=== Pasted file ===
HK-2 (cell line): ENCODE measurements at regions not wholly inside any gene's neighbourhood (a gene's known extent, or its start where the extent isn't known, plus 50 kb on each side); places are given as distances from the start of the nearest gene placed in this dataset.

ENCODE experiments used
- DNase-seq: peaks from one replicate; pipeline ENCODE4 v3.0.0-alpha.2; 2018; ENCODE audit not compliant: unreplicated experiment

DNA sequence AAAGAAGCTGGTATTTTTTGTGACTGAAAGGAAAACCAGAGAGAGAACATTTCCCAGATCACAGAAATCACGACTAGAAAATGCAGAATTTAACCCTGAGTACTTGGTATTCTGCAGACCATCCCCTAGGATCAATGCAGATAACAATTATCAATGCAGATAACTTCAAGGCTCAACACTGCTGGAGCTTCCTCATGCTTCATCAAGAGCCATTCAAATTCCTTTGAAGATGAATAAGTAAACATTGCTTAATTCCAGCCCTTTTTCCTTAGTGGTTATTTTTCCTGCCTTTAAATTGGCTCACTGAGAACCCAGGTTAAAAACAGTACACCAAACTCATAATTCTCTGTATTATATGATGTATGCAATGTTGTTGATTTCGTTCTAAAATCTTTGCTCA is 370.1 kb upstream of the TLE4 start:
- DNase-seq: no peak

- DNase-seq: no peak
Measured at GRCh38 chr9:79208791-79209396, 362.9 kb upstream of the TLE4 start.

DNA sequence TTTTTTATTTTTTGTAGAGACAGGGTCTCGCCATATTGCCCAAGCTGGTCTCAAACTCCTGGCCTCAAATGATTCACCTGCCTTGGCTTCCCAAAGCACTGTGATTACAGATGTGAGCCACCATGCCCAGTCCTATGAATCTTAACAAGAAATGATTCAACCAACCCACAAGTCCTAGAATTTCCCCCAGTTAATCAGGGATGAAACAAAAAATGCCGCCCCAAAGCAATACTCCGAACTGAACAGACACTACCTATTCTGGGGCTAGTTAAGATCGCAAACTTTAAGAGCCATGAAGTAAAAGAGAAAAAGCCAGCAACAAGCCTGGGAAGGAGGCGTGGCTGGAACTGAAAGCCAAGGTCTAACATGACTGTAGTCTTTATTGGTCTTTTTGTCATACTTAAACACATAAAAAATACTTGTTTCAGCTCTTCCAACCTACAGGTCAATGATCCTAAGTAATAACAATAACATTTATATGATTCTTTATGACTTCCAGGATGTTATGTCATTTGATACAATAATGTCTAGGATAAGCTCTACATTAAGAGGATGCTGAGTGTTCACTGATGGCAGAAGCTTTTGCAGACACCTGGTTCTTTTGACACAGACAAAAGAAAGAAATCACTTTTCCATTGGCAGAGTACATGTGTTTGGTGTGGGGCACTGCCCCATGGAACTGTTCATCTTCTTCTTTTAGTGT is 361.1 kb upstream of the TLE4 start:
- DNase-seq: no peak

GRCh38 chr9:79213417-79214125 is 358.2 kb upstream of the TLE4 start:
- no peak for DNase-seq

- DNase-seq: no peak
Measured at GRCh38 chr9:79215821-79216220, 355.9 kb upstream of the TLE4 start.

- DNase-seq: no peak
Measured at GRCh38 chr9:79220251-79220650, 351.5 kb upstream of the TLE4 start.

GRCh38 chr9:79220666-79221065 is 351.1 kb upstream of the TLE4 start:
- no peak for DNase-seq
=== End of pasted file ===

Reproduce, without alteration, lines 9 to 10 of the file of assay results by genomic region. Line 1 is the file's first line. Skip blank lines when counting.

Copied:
- DNase-seq: no peak

GRCh38 chr9:79213417-79214125 is 358.2 kb upstream of the TLE4 start: